Improving Social Skills for children with Learning Disabilities
Socializing was never my favorite activity to partake in. I was always quiet and reserved, mostly keeping to myself to prevent any awkward or unwanted situations. Eventually, I had to talk to other kids when we were put into groups of four for group projects at school, which was not easy for me to adapt to. Although it was difficult for me, I did eventually adapt to being put into a group with people I never associated myself with much less complete a project with them.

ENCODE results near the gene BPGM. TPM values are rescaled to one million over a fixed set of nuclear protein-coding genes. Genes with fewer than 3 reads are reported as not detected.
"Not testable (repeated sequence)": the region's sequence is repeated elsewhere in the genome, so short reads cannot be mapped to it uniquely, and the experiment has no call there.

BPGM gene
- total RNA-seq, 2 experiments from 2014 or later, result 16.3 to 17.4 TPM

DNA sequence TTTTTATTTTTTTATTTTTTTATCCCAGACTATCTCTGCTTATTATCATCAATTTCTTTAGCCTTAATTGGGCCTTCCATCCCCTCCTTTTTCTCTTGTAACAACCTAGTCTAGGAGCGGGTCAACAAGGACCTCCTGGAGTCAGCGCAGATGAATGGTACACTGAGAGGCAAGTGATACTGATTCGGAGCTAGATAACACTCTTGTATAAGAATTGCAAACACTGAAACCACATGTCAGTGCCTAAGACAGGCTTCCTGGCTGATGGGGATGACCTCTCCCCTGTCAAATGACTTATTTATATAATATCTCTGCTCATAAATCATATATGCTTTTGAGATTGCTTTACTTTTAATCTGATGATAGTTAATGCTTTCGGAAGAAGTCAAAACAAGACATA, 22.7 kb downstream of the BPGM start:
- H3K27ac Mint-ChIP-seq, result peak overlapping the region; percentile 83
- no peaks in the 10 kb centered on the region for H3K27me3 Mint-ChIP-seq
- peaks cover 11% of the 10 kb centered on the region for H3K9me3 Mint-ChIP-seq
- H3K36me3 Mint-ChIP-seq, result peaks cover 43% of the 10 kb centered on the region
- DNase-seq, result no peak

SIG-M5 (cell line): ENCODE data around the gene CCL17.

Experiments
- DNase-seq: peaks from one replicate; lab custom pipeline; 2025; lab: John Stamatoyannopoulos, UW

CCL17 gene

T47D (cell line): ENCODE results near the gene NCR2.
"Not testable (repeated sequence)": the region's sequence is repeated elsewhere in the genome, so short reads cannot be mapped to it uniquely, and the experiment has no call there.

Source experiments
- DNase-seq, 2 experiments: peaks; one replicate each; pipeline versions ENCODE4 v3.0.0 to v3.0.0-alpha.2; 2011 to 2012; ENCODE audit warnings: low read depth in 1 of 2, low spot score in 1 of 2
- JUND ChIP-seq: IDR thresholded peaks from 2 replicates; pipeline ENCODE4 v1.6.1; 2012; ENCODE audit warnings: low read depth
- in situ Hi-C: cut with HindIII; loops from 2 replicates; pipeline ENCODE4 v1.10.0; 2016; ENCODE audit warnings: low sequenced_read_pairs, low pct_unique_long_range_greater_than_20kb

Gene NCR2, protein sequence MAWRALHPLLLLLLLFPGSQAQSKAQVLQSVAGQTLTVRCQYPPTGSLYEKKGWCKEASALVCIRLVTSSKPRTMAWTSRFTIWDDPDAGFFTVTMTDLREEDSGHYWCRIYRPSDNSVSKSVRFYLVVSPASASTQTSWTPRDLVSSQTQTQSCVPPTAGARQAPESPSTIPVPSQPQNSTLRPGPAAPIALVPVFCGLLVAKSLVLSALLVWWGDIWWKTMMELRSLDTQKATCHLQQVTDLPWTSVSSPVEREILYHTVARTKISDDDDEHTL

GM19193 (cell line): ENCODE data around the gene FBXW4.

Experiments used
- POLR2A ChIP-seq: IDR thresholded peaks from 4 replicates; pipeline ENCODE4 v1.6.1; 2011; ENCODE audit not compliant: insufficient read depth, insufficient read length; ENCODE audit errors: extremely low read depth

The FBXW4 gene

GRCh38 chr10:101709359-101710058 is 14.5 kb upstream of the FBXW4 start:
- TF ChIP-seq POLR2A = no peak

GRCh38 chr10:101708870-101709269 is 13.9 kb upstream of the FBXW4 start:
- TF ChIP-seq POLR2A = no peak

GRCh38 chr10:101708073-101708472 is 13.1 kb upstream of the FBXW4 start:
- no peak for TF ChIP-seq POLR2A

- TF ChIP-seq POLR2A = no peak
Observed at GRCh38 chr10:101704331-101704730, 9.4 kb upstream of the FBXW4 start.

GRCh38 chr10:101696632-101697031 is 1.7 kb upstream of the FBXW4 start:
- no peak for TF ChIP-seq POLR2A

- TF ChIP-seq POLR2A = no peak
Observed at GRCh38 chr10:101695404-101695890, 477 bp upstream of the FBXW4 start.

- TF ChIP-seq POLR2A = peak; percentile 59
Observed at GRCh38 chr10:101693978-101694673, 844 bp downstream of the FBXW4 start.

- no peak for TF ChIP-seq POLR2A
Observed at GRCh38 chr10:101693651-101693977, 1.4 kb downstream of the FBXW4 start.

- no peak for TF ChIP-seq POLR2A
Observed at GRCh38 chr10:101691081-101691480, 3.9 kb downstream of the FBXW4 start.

Using social skills takes time to grow and strengthen. For me it took a while, but eventually in high school being social became a problem instead of being a skill that needed improvement. Then I had to balance out my social skills and my learning skills in the classroom. Being social has its perks, like getting privileges that only certain people get, like being a speaker for a special program, but it can also get you into trouble when you do not know when to be quiet.
Getting to the point where talking gets you in trouble is when you know that you have overcome your social awkwardness and not be afraid to express yourself through your actions and your words. As one of my favorite writers, John Jakes once said, “Be yourself. Above all, let who you are, what you are, what you believe shine through every sentence you write, every piece you finish.”